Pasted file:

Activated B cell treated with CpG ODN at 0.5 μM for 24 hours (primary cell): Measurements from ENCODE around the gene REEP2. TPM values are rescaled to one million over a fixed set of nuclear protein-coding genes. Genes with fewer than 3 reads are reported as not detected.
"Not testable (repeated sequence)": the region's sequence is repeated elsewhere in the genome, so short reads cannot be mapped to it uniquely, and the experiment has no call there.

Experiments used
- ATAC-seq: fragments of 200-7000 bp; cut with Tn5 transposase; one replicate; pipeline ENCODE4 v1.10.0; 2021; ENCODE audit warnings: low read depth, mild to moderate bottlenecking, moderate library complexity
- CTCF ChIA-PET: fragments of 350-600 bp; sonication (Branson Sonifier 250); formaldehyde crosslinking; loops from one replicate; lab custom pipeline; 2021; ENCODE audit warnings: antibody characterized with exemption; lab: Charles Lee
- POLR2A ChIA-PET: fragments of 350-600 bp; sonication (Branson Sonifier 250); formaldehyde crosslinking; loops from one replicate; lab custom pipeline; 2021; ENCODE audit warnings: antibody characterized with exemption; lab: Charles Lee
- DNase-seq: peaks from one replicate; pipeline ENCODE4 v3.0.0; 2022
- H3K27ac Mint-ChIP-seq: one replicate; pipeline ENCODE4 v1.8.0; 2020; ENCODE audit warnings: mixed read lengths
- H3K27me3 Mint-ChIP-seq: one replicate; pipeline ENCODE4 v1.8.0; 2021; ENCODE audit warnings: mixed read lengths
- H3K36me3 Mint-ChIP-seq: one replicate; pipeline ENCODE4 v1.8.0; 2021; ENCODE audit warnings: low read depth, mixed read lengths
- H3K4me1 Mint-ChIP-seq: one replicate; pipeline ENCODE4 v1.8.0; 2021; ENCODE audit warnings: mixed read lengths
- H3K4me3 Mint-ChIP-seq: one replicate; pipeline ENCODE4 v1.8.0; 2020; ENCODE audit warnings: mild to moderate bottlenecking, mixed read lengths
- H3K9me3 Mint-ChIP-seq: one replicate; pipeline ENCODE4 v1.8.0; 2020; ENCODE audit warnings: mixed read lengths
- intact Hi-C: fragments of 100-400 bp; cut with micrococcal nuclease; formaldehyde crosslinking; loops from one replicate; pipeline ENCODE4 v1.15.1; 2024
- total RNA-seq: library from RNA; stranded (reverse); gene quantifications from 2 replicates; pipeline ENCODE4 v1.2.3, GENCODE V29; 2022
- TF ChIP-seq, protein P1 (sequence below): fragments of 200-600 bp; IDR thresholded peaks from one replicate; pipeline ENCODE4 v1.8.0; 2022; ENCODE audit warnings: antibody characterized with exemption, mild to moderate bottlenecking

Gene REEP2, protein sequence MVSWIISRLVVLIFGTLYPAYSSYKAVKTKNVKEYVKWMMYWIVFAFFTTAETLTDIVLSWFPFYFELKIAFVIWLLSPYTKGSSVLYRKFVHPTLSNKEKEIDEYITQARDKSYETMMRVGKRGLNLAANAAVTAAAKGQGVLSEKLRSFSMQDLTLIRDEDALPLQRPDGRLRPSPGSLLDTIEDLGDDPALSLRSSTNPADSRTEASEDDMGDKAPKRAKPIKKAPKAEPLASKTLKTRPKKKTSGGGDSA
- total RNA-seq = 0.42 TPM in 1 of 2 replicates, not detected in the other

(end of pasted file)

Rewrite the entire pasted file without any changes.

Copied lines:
Activated B cell treated with CpG ODN at 0.5 μM for 24 hours (primary cell): Measurements from ENCODE around the gene REEP2. TPM values are rescaled to one million over a fixed set of nuclear protein-coding genes. Genes with fewer than 3 reads are reported as not detected.
"Not testable (repeated sequence)": the region's sequence is repeated elsewhere in the genome, so short reads cannot be mapped to it uniquely, and the experiment has no call there.

Experiments used
- ATAC-seq: fragments of 200-7000 bp; cut with Tn5 transposase; one replicate; pipeline ENCODE4 v1.10.0; 2021; ENCODE audit warnings: low read depth, mild to moderate bottlenecking, moderate library complexity
- CTCF ChIA-PET: fragments of 350-600 bp; sonication (Branson Sonifier 250); formaldehyde crosslinking; loops from one replicate; lab custom pipeline; 2021; ENCODE audit warnings: antibody characterized with exemption; lab: Charles Lee
- POLR2A ChIA-PET: fragments of 350-600 bp; sonication (Branson Sonifier 250); formaldehyde crosslinking; loops from one replicate; lab custom pipeline; 2021; ENCODE audit warnings: antibody characterized with exemption; lab: Charles Lee
- DNase-seq: peaks from one replicate; pipeline ENCODE4 v3.0.0; 2022
- H3K27ac Mint-ChIP-seq: one replicate; pipeline ENCODE4 v1.8.0; 2020; ENCODE audit warnings: mixed read lengths
- H3K27me3 Mint-ChIP-seq: one replicate; pipeline ENCODE4 v1.8.0; 2021; ENCODE audit warnings: mixed read lengths
- H3K36me3 Mint-ChIP-seq: one replicate; pipeline ENCODE4 v1.8.0; 2021; ENCODE audit warnings: low read depth, mixed read lengths
- H3K4me1 Mint-ChIP-seq: one replicate; pipeline ENCODE4 v1.8.0; 2021; ENCODE audit warnings: mixed read lengths
- H3K4me3 Mint-ChIP-seq: one replicate; pipeline ENCODE4 v1.8.0; 2020; ENCODE audit warnings: mild to moderate bottlenecking, mixed read lengths
- H3K9me3 Mint-ChIP-seq: one replicate; pipeline ENCODE4 v1.8.0; 2020; ENCODE audit warnings: mixed read lengths
- intact Hi-C: fragments of 100-400 bp; cut with micrococcal nuclease; formaldehyde crosslinking; loops from one replicate; pipeline ENCODE4 v1.15.1; 2024
- total RNA-seq: library from RNA; stranded (reverse); gene quantifications from 2 replicates; pipeline ENCODE4 v1.2.3, GENCODE V29; 2022
- TF ChIP-seq, protein P1 (sequence below): fragments of 200-600 bp; IDR thresholded peaks from one replicate; pipeline ENCODE4 v1.8.0; 2022; ENCODE audit warnings: antibody characterized with exemption, mild to moderate bottlenecking

Gene REEP2, protein sequence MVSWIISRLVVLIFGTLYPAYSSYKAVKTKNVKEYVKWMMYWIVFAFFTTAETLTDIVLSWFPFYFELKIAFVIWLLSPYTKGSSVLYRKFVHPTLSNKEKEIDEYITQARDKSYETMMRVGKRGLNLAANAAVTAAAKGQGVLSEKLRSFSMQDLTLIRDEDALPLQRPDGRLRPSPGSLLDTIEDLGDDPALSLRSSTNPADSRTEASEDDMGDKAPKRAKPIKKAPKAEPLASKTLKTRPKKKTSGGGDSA
- total RNA-seq = 0.42 TPM in 1 of 2 replicates, not detected in the other